And since we are talking about security policy information, let me suggest that one of the key problems I see with organizations right now, is the lack of comprehensiveness in creating a digital policy program. Most enterprises create a policy, stick it into the policy library, and mandate employees to take once-a-year online security training. The training comes down to the individual previewing videos and answering a quiz, where if they pass 80%, they get the certificate and move onto business as usual for the next year. This approach is great for compliance but does nothing for your security practices. It doesn’t make you any safer than before the training cycle began. What is my issue with this type of training?
I think it is a great time to rethink security policy and do it in a much broader context that reflects today’s digital realities. When I work with clients, here are some of the things that I consider in order to get closer to a good baseline policy and practice.
Measurement and violations
Nobody ever seems to want to discuss the measurement of digital policy. I realize it is the spinach of the policy world, and everyone wants to eat it last. But like spinach, measuring digital security policy is healthy and good for you. So, try making your measurements easy to swallow. I recently did a fun experiment with a client, where we unveiled a pilot way to educate digital workers around security policy. Rather than having those “next-next-next click” training modules, we integrated security tips of the day throughout the digital world. Think your content management system welcome screen, a GitHub tip of the week reminder in the Slack channel, and impromptu free ice cream giveaways for workers sharing their tip or good security practice. We were able to measure security message penetration into the digital workforce. Did it prove useful? It did from a knowledge perspective. We haven’t seen as many violations of security, but it is early and hard to prove a negative. But the initial feedback from employees has been that they are having fun with the new model, it is not disrupting their work patterns, and they are learning more about security. How’s that for spinach?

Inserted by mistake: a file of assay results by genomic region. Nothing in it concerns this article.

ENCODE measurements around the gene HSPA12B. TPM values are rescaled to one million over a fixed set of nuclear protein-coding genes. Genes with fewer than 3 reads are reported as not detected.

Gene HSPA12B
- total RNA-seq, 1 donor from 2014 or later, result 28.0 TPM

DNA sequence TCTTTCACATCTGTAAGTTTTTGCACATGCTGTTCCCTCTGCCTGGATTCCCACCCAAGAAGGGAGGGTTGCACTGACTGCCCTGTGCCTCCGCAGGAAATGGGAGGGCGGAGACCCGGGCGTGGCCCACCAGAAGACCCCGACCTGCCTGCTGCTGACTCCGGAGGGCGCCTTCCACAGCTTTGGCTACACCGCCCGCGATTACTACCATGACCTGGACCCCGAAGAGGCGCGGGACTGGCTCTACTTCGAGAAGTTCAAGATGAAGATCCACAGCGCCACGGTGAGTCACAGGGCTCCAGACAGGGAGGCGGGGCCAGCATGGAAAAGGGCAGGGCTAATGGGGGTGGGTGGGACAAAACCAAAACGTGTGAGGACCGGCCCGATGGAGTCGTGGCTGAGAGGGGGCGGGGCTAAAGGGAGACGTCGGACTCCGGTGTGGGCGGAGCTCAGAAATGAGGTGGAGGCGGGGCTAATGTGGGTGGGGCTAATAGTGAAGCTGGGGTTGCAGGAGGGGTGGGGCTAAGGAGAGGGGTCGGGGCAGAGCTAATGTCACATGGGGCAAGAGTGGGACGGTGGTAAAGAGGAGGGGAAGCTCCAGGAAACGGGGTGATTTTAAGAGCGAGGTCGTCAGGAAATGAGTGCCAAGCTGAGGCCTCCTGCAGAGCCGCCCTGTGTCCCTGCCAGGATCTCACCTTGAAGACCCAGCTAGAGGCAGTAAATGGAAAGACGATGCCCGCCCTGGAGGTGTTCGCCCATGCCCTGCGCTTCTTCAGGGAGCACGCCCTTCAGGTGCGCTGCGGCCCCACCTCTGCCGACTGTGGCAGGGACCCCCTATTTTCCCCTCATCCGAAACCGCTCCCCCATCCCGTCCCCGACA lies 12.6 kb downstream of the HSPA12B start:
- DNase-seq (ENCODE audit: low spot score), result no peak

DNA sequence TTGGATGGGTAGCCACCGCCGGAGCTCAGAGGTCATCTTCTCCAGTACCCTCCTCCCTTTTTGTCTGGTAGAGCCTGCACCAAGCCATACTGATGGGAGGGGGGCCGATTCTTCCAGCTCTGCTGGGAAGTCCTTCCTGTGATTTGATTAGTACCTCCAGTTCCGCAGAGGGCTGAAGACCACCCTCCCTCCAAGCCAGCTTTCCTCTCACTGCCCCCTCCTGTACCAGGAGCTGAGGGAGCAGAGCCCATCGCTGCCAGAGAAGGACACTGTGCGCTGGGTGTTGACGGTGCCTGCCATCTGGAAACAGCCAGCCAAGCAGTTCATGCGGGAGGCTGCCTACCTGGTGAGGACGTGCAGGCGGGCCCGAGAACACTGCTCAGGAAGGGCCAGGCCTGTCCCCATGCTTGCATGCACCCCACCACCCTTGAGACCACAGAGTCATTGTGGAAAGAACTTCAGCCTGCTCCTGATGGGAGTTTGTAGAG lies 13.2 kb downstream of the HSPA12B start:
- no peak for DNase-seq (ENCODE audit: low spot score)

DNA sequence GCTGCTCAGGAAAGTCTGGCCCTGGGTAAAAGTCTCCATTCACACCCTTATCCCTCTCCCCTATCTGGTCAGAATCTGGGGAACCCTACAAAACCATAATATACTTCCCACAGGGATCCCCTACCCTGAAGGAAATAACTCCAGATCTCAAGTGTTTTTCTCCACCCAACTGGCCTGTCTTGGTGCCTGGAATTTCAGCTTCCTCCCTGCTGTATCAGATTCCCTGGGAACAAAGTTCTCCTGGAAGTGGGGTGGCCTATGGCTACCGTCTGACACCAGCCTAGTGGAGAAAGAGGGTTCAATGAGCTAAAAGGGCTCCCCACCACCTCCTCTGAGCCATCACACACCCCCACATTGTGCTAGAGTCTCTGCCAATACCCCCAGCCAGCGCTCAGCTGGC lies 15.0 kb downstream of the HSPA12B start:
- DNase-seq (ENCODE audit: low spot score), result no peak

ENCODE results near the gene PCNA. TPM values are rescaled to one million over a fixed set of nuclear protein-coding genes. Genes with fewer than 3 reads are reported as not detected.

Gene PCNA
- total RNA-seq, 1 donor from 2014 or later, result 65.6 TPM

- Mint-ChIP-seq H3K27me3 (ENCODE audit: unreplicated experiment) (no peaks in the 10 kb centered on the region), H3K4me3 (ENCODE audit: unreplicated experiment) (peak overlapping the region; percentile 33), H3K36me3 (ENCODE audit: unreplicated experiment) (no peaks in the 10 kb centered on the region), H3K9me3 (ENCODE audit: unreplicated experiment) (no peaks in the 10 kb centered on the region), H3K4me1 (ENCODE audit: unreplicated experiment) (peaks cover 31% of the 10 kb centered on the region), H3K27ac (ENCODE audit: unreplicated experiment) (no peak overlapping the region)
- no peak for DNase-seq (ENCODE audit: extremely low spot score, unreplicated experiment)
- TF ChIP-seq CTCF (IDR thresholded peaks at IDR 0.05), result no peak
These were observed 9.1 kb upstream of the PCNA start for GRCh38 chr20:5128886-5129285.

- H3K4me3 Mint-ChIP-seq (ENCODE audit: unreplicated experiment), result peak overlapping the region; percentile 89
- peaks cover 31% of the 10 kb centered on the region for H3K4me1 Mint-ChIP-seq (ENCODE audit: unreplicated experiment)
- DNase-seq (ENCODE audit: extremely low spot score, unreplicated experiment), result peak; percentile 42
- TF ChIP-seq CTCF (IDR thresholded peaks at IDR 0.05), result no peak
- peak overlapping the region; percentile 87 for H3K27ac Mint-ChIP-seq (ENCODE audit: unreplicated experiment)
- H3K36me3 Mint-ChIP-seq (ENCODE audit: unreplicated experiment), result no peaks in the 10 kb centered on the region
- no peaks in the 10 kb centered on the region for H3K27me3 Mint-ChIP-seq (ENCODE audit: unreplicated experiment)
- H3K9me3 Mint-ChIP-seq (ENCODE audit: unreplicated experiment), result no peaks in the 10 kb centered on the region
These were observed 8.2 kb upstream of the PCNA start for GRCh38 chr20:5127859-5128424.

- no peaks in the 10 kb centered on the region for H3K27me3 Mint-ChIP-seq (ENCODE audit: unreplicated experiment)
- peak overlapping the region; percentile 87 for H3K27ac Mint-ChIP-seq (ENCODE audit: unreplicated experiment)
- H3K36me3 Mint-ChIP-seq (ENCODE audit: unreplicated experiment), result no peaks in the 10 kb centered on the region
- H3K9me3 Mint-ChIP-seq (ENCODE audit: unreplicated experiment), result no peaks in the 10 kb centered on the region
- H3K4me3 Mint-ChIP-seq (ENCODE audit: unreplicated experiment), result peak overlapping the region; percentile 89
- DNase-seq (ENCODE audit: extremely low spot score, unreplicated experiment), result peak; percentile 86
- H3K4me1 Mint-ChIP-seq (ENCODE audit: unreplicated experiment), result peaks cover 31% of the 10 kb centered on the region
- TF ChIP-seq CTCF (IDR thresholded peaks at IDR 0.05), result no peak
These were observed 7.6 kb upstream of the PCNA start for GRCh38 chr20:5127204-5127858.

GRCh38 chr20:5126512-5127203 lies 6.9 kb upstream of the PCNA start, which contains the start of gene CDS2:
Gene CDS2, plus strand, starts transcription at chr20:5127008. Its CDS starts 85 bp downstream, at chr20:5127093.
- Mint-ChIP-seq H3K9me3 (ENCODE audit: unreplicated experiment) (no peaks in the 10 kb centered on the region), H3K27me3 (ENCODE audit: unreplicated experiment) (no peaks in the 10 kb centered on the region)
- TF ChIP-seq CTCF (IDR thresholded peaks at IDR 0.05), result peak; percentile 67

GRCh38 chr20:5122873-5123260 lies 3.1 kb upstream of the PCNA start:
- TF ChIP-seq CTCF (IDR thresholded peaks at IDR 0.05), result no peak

Roles and responsibilities for triggers, reviews, and updates
Protection and breach detection
Contingency planning and business continuity
Most everyone thinks of contingency plans and backups as a separate policy. They are, but they are often triggered by a security event or the need to respond to a security event. So when you are pulling together your policy, make sure that the practical practice areas consider this intersection and that the security policy addresses or points back to the contingency planning and business continuity.
Make no mistake; I am not a security expert, which is why I partner with those who are and can bring the security subject matter expertise to the policy development discussion. And one of the key voices that every organization needs to consider is that of a cyber insurance expert. Insurance is one of the most overlooked areas of policy, and yet it can bring tremendous benefits and comfort to the organization.
This month, as part of the digital policy security discussion, I’ve invited Courtney Hensley to the podcast. Courtney will tell us why insurance needs to be considered for every business, how little it actually costs, and what aspects of insurance you should be thinking about (and telling your C-suite about!) in order to help the business properly balance the risks and opportunities of digital. Join me next week as we learn all about the digital insurance realm.
Until next time.